Comparative Study of the Effectiveness of Lumboperitoneal and Ventriculoperitoneal Shunting with Neuronavigation in the Treatment of Idiopathic Intracranial Hypertension
Keywords: Idiopathic intracranial hypertension, lumboperitoneal shunt, neuronavigation, pseudotumor cerebri, ventricle-peritoneal shunt
Idiopathic intracranial hypertension (IIH) is a disorder characterized by increased intracranial pressure with its associated signs and symptoms (mainly headache and visual loss) in alert and oriented patients with no lesions detected after neuroimaging and normal cerebrospinal fluid (CSF) analysis findings except for increased open pressure.
The general incidence of IIH is 0.9 per 100, 000 inhabitants/year, and is higher in young females (15–44 years old) who have an incidence of 3 per 100, 000 inhabitants/year.
The initial treatment of choice for IIH is conservative and includes weight loss and conservative treatment. Advanced cases with significant visual loss and/or progressive IIH may be refractory to conservative measures alone, with the drugs of choice in such cases being acetazolamide or topiramate. Such advanced cases occur in 10% to 20% of IIH patients and, if left untreated, may progress at highly variable rates (weeks–years) to permanent blindness via optic nerve atrophy. Therefore, timely referral to surgical subspecialists is recommended in the case of advanced IIH cases.
Modern surgical treatments typically involve the placement of lumboperitoneal (LP), or ventriculoperitoneal (VP) shunts.,
However, treatment of IIH using VP or LP shunts has been consistently associated with significant complication rates, which are more frequently related to proximal catheter infection and the need for frequent revision.
Neuronavigation has been shown to improve the results of VP shunt in IIH by reducing the need for revisions due to wrong positioning of the proximal catheter. The lumbar puncture (used in the LP shunt) is made blindly without the need for navigation systems.
There have been previous studies comparing both techniques with current recommendations indicating VPS as the preferred procedure but also recommending LP as an alternative, some authors suggest that VPS has lower revision rates, but there is no definition in the literature and it is important to publish the experience of large centers to help in future consensuses. In this study, we aimed to contribute to the current knowledge using a new series of cases comparing LP and VPS with neuronavigation, which has not been explored before by previous studies.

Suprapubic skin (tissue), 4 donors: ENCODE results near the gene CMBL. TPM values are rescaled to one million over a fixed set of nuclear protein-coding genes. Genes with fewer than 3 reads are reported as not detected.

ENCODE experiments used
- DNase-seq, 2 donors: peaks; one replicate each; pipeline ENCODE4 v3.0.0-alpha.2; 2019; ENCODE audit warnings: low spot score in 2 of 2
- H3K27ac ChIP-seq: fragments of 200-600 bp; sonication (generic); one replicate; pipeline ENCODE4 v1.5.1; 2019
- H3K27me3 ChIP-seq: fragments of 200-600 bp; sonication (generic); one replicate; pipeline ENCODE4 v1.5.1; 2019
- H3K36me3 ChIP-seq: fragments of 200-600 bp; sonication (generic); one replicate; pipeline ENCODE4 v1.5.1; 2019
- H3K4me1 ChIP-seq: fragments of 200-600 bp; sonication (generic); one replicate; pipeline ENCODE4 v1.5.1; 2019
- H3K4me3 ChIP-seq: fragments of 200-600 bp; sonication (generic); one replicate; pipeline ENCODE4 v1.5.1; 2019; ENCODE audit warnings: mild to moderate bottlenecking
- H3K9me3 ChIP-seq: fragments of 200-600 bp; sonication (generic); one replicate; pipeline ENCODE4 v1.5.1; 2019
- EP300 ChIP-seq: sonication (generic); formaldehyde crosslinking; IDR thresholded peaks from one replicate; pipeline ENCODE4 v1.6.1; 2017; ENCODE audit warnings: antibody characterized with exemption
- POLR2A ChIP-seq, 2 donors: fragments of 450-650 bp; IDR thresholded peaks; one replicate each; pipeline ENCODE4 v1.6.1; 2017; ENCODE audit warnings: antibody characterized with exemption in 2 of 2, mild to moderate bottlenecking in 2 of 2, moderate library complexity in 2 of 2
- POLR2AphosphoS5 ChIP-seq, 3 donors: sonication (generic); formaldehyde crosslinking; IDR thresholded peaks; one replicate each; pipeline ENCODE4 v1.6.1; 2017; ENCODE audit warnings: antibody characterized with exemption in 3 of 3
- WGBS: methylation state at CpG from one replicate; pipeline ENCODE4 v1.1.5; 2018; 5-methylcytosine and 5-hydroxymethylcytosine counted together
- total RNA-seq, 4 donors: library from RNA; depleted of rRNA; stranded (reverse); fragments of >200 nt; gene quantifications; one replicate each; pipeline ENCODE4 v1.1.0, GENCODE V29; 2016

We obtained data from medical records of 46 patients who underwent VP and LP shunt between January 2007 and December 2017. All the patients included in the study satisfied the modified Dandy criteria, listed below:
Patient demographics, neurological status, and ophthalmological examination at presentation and during hospitalization, as well as operative records, were examined to determine initial shunt placement and any following revisions. Patients operated by more than one surgeon were not separated during statistical analysis since the surgeons were found in the same center and formed a homogeneous group with a similar formation. The choice of diversion site BMI equal to or greater than 37 and the presence or suspected of Chiari syndrome and tonsillar ectopy were contraindicated to LPS, these patients always performed VPS, for all others the procedure of choice was LP as first procedure however sometimes the material was unavailable and in that case, it was done VPS.
The subjects were divided into two groups according to the initial procedure performed on them. Group I comprised 17 patients that had undergone VPS with neuronavigation as the initial procedure while group II comprised 29 patients who had undergone LPS as the initial procedure (conventionally LPS requires no navigation).
The minimum follow-up was 1 year (range 12 months to 60 months).
The differences between the two groups were compared using the Chi-square test. The variables in this study were the number of procedures (revision rates), hospitalization time, complications rates, and surgical and anesthetic time.
The patients cross over from one procedure to another, which depended on clinical conditions such as complication or failure of the shunt and other surgical complications, were identified.